I mean what I say about the Religion of Progress. To question its tenets brands you a heretic, an infidel. What are those tenets? One, that humanity is the apex of civilization, with its corollary that everything here on our Blue Boat Home was put here explicitly for us. Two, that every new development is a Good Thing because it's new. New And Improved, you might say.

And here I am, like the leg bone that cursed God, a blas-femur. I have just a wee bit of Amish in me.

Contrary to belief and perception, the Amish do NOT shun technology. But they DO shun that Second Tenet, that every new development is a Good Thing because it's new.
They take a critical, community-based approach to evaluating each new technological development, Does this bring us closer together, or drive us further apart? is the general thrust of their questioning, and anything deemed to do the latter is rejected out of hand. Different communities, of course, come up with differing answers.

I too reject the notion that technology is automatically a good thing. And I note that community, which has been the very real and natural expression of our species since time out of mind, has migrated into a virtual space and, in many cases, abandoned in the real world.
This is not inherently a bad thing. For many people, it's a lifesaver. But I would argue overall that the abandonment of real-word community is not beneficial to a species that has depended on it for hundreds of thousands of years.

The pace of change is accelerating, and we are currently descending another step on the long staircase all societies descend sooner or later. This is an excellent time to take stock of where are are and where we're going.
Let's remember that this internet we have created is, to a great degree, keeping society quasi-functional right now. Most of us are or will be on a forced retreat from the real world. I have always found the virtual world to be a poor cousin, but right now it's what we have, and I am embracing it, warily.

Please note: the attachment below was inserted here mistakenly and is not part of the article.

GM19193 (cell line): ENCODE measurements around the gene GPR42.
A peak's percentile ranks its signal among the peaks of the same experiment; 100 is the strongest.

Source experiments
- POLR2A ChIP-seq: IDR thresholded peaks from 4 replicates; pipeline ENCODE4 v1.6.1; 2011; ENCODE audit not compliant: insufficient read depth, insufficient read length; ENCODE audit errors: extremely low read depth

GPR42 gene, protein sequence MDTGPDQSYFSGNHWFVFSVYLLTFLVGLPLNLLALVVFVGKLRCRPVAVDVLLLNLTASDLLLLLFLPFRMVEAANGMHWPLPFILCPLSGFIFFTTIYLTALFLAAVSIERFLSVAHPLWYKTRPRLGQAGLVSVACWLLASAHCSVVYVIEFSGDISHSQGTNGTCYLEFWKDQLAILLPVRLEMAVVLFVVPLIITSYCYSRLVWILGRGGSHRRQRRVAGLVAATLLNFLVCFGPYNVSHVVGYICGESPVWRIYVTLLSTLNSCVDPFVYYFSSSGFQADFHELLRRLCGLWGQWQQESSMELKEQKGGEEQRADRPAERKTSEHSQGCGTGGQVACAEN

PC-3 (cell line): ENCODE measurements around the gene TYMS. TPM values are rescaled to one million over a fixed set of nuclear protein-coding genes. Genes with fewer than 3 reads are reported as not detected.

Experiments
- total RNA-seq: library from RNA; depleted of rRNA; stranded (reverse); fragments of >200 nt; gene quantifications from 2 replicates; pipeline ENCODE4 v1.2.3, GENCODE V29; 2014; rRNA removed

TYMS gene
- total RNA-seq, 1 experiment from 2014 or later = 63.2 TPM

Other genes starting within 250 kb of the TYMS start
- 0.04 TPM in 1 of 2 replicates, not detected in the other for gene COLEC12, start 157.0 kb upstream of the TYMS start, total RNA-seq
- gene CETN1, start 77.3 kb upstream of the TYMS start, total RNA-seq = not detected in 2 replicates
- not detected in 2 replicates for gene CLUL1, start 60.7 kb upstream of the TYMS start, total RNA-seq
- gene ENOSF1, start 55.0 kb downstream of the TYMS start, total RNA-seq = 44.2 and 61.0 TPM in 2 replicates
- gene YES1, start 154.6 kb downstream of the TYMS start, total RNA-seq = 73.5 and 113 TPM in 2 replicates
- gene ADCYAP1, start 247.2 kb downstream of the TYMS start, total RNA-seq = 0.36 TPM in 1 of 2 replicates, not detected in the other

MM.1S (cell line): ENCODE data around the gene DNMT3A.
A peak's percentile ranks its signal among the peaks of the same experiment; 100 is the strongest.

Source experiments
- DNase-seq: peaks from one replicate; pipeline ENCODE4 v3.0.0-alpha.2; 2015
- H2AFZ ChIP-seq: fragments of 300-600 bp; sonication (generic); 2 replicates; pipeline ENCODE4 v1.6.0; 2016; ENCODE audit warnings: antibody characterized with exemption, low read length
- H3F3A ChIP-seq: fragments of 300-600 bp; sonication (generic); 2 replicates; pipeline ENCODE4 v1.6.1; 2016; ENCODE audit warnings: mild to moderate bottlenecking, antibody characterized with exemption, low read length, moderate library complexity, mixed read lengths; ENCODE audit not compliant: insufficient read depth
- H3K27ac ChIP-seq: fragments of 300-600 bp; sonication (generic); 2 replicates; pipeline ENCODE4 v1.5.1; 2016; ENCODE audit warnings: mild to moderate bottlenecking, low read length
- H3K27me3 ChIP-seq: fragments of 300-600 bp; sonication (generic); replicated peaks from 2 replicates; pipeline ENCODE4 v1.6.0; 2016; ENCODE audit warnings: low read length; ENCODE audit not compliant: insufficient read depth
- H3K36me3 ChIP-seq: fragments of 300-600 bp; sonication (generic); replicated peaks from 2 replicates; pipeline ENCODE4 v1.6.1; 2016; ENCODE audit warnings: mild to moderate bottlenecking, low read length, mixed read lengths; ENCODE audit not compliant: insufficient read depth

Let's take a moment to salute the grocery store workers, the truckers, the Uber drivers, and the other people commonly thought of as the dregs of society. I spent almost twenty years in grocery, and you couldn't pay me enough to go back right now. I have as good an idea of what's happening on the ground in stores as someone can without having experienced it. Let's, as always, salute the health care workers whose very lives are on the line as they seek to save the lives of others. But let's not stop there.
Change, particularly sharp, sudden change, has a way of exposing previous reality. As a for-instance, we're suddenly and acutely aware now (or we should be) that we have been treating a very large class of humans as fodder. Those self-same people, the stockers and cashiers and truckers and cooks, are keeping us going right now. Maybe they deserve to be treated as fully human, the way we regard ourselves. What say you? And what would our society look like if we modelled it on a human scale...or chose at every opportunity to put humans at the center of it? These are huge, existential questions more deserving of a book, or a series of books, than a mere blog. But if I had to hazard a guess? It would look a lot like how it used to look, before oil made Icaruses of us all. It would look like community. It would look like caring. We could be human beings again, instead of consumers and cogs in a machine.

I like that, don't you? Let's take this episode of change and try to bend it positive.

1 comment:

pamala palz said...
This comment has been removed by a blog administrator.